TripAdvisor’s Viator Hit by Massive 1.4 million Payment Card Data Breach
TripAdvisor has reportedly been hit by a massive data breach at its Online travel booking and review website Viator, that may have exposed payment card details and account credentials of its customers, affecting an estimated 1.4 million of its customers.
The San Francisco-based Viator, acquired by TripAdvisor – the world’s largest travel site – for £122 million (US$ 200 million) back in July, admitted late on Friday that the intruders have hacked into some of its customers’ payment card accounts and made unauthorized charges.
The data breach was discovered in the bookings made through Viator’s websites and mobile offerings that could potentially affect payment card data.
Viator said that the company has hired forensic experts to figure out the extent of the breach. Meanwhile, the company has begun notifying its affected customers about the security breach as said by the travel outfit in a press release.
“On September 2, we were informed by our payment card service provider that unauthorized charges occurred on a number of our customers’ credit cards,” Viator wrote. “We have hired forensic experts, notified law enforcement and we have been working diligently and comprehensively to investigate the incident, identify how our systems may have been impacted, and secure our systems.”
“While our investigation is ongoing, we are in the process of notifying approximately 1.4 million Viator customers, who had some form of information potentially affected by the compromise.”
During investigation it found that the cybercriminals have broken into its internal databases and accessed the payment card data – including encrypted credit or debit card number, card expiration date, name, billing address and email address – of approximately 880,000 customers, and possibly their Viator account information that includes email address, encrypted password and Viator ‘nickname.’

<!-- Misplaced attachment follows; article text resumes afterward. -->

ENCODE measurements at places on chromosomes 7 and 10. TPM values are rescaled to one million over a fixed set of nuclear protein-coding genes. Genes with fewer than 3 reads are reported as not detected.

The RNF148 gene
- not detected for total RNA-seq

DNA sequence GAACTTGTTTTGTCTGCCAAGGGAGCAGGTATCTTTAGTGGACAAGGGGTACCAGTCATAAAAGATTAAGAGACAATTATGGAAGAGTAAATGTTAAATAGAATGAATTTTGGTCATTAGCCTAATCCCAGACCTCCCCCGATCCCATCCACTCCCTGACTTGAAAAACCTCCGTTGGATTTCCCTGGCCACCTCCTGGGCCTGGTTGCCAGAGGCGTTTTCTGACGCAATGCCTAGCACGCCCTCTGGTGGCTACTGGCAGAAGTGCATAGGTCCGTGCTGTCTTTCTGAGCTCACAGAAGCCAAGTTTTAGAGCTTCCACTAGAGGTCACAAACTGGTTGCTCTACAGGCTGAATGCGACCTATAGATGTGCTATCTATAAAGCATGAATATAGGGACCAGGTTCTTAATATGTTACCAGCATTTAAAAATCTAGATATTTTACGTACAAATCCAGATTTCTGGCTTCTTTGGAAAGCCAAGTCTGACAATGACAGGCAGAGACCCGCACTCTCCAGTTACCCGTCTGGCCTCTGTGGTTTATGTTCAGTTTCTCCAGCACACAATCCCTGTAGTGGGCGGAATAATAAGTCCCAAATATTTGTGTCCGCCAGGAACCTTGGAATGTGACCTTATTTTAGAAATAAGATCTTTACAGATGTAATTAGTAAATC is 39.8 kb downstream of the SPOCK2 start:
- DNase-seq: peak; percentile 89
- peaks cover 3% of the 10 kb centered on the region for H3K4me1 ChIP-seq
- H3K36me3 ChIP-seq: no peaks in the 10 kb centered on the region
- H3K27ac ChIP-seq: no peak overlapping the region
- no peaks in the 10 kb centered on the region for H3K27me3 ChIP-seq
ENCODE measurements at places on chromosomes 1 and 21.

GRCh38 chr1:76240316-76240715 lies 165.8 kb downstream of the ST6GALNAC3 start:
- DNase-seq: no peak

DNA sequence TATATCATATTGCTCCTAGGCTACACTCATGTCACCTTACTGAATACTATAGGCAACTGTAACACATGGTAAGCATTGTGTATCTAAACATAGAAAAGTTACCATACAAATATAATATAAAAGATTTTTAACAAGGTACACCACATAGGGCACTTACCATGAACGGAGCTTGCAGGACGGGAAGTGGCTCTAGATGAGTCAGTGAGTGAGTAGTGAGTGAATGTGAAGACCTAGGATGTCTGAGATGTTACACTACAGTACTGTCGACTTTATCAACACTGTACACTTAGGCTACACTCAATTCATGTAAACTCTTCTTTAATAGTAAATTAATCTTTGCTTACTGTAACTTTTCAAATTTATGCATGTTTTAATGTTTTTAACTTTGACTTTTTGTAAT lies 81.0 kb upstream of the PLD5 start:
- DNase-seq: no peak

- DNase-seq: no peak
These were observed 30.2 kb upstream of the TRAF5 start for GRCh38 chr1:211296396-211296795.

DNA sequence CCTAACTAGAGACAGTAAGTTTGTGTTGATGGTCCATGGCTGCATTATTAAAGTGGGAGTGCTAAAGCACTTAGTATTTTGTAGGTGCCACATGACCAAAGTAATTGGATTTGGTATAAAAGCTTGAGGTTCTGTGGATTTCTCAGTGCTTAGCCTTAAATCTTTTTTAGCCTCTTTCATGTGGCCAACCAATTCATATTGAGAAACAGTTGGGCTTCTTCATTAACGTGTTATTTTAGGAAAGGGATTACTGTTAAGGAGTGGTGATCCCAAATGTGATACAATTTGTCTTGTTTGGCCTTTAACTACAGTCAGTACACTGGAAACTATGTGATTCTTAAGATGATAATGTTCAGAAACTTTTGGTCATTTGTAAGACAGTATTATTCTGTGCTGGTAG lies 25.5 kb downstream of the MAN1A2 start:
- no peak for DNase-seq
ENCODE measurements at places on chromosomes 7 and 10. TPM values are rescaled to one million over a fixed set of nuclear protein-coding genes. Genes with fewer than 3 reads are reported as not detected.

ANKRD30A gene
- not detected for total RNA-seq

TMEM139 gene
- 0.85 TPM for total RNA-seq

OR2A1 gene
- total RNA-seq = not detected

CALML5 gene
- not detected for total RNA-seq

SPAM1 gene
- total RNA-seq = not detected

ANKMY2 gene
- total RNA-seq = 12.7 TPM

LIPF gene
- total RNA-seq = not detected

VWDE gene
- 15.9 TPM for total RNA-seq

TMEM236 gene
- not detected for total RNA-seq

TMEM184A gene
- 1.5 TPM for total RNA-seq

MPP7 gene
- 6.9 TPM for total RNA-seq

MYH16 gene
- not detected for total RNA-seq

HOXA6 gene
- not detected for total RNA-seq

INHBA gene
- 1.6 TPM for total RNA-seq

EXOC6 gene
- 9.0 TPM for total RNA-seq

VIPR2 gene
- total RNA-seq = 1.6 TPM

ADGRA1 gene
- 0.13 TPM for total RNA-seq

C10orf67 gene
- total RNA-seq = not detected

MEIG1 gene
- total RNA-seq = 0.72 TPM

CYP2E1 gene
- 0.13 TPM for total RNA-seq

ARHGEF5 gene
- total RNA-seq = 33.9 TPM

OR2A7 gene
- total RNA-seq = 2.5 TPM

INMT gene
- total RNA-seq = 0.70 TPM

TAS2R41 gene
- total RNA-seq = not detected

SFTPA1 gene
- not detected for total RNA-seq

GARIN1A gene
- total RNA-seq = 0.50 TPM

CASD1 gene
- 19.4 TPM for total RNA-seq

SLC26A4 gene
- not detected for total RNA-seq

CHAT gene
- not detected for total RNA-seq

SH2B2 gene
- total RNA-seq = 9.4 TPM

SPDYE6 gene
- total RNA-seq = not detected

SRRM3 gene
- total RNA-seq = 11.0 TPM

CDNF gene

Additionally, the intruders may have also accessed the Viator account information, including email addresses and encrypted passwords, of over 560,000 Viator customers.
According to the company, Debit-card PIN numbers were not included in the breach because Viator does not store them. The travel advisor said that they believe that the CVV number, the security numbers printed on the back of the customer’s credit card, were also not stolen in the breach.
For those who are affected by the breach in United States, Viator is offering them identity protection and credit card monitoring services for free and and the company is also investigating the possibility of offering similar services to customers outside the country.
Meanwhile, the company has warned its affected customers to regularly monitor their card activity and report any fraudulent charges to their card company. “Customers will not be responsible for fraudulent charges to their accounts if they are reported in a timely manner,” Viator said.
Viator also recommends its users to change their password for the site, as well as all other websites that uses the same credentials.
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